Squirly Tailed Pendulum Panda - London 1871
In April 1858 Big Ben, the largest four faced clock in the world, was completed. London it seemed was fast becoming the capital for Horological excellence. Victorian England though still lacked an accurate timepiece that could be referred to throughout the Empire. Indeed, even in Britain time itself was very subjective, if it was 11am in London it was 11:20am in Manchester, no standard time existed and no rules governed accuracy.
In 1871 when Edward J. Dent constructed the Standard Clock, a sidereel regulator, at the Royal Observatory, Greenwich, he shipped over from Venice a large number on of the parts he required for such an accurate timepiece. Amongst the shipment was a long case clock called a Spocken Regulator valued for its high tension balance springs key to Dent’s super accurate timepiece that was destined to become the standard G.M.T and key to the synchronising of the British Empire at the time.
As Dent began work on his clock and sorting through his various shipments he noticed that the crate of the Spocken Regulator had a hole on one side, quite unusual and he feared that his precious springs may have been damaged but upon emptying out its contents everything appeared to be in order. Upon opening the Spocken Regulators front case though Dent’s blood ran cold, at the bottom of the case was a small pile of empty monkey nut shells, Dent had inadvertently imported a Horological nightmare, Pendulum Pandas.
From Dent’s previous experience, these mischievous Panda like creatures make their home the insides of grandfather and long case clocks where they are found clinging onto pendulums and swinging away to their hearts content much to the bemusement of the clocks owner. It was not unknown for Pendulum Pandas to slow clocks down when tired and speed them up when having fun. As if to announce his horrific discovery to the world Big Ben chimed in the background, twenty six times.
Fearing exposure at such a critical point of his career Dent rushed across London and banged on the door of renowned explorer and finder of Lost Impossimals, Charles Burroughs, begging to be let in. Charles was up late in his study and listened to Dent’s tales of previous Pendulum Panda outbreaks including the harrowing events in the Black Forest when over a thousand cuckoo clocks became infested and chimed continuously for seven weeks driving the residents insane. Even now, years after, some of those involved flee at the sight of such clocks. Now it seemed as if Dent’s Pendulum Panda had already found its way to London’s iconic landmark.
On the pretence of ‘fixing’ Big Ben’s unusual chime, Dent and Charles managed to get inside the great structure only to find absolute mayhem. The Pendulum Panda had not only swung Big Bens pendulum high into the chamber causing it to loop over the highest beams but also indulged itself in its other pass time by making candy floss. Dent had forgot to mention this peculiarity and now they were faced not only with a rampaging Pendulum Panda but also how to explain or remove mountains of sticky pink spun sugar and monkey nut shells.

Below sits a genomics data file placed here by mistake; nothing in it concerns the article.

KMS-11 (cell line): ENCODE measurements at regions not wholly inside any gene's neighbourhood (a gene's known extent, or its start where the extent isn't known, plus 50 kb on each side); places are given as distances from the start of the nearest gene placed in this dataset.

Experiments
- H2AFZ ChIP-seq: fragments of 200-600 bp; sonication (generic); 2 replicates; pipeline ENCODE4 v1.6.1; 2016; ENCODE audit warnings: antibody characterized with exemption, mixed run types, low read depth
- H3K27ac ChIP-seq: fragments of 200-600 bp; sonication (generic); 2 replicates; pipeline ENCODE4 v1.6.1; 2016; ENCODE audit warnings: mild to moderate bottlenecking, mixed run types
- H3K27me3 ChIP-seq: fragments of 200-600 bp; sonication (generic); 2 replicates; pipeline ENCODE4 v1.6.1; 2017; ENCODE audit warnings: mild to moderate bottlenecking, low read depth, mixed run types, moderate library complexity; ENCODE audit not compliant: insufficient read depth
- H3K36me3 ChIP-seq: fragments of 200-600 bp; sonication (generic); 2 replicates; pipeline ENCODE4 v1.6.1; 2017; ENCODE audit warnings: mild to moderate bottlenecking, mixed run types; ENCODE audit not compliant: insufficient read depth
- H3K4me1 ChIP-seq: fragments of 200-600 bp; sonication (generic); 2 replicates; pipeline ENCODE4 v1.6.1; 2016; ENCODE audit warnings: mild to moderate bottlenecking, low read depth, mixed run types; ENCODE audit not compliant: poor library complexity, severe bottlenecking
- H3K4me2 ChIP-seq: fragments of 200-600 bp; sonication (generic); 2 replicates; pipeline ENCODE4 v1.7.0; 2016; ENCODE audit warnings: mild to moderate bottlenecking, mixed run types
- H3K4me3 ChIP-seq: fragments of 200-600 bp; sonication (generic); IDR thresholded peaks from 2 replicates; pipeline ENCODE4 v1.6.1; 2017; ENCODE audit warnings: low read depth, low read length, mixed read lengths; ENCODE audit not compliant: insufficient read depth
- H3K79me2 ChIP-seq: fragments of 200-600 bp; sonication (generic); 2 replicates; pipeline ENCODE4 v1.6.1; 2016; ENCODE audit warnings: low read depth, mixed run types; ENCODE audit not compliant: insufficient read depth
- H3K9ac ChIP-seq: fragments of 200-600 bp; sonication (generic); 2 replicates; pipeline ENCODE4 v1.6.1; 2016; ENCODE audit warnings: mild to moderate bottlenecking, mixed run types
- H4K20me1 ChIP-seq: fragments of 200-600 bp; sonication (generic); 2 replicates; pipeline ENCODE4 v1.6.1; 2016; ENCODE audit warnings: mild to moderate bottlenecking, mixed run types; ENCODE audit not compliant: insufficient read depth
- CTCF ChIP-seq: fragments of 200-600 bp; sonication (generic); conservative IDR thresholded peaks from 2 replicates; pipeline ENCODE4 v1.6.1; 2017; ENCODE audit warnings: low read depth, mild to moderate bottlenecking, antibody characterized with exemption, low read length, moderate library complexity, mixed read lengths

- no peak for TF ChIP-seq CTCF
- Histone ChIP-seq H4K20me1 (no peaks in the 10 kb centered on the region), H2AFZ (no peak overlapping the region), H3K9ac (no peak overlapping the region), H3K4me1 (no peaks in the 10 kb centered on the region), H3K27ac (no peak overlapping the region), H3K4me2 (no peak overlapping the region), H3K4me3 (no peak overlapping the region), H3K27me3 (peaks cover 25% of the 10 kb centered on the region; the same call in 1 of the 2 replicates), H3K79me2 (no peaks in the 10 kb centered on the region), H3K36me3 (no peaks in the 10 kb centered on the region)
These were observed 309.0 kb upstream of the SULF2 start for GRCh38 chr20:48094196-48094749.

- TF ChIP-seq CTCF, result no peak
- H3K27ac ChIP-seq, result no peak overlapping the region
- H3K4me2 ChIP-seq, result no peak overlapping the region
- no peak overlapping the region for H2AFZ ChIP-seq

Not one to give up easily Charles decided they needed to find and catch the culprit first. Ideally they needed the pendulum back in place and then hopefully the Panda would return for another swing. Carefully the retrieved the pendulum from the beams and set it back straight, if the Panda returned it would surely be to the pendulum. Shortly after 1am when the clock had struck 13 they noticed a small animal leap onto the pendulum, gradually swinging it into a frenzy.
“Now!” shouted Dent and Charles who had been waiting nearby released the maintenance chain for the Bell ‘Big Ben’ which now came crashing down effectively on top of the Panda sealing him in his new bell cell. Crafty manoeuvring the bell until it was over the gap of a stairwell a small plop confirmed that the Pendulum Panda had dropped through the hole and into an over large net stretched below. One down, only the candy floss to go.
It took until four in the morning before Dent and Charles had managed to consume the candy floss and sweep away the shells, both men were feeling nauseous, bandy legged and light headed having eaten the equivalent of ten pounds of sugar each. Still under the cover of darkness they managed to hoist up ‘Big Ben’ back into place and Dent checked to make sure nothing was broken before both men ventured out and back to Dent’s workshop in Greenwich.
And what happened to the Squirly Tailed Pendulum Panda?
Well, the Pendulum Panda was never seen again, Edward J. Dent finished his clock for the Royal Observatory and was awarded with acclaim and admiration for his work. One vital part to it’s accurate time keeping was his installation of a candy floss and peanut dispenser into the pendulum system, a piece of equipment that puzzles scholars to this day, especially as no one has found a way to unlock such a vital area of this unique clock and no schematics exist to show it’s contents.
The only clue we have is a small key found taped to the back of Charles painting of the Pendulum Panda, it’s labelled GMT PP and carefully wrapped around it is a piece of paper from the Greenwich Observatory with a handwritten note from Edward J. Dent which just says “Thanks”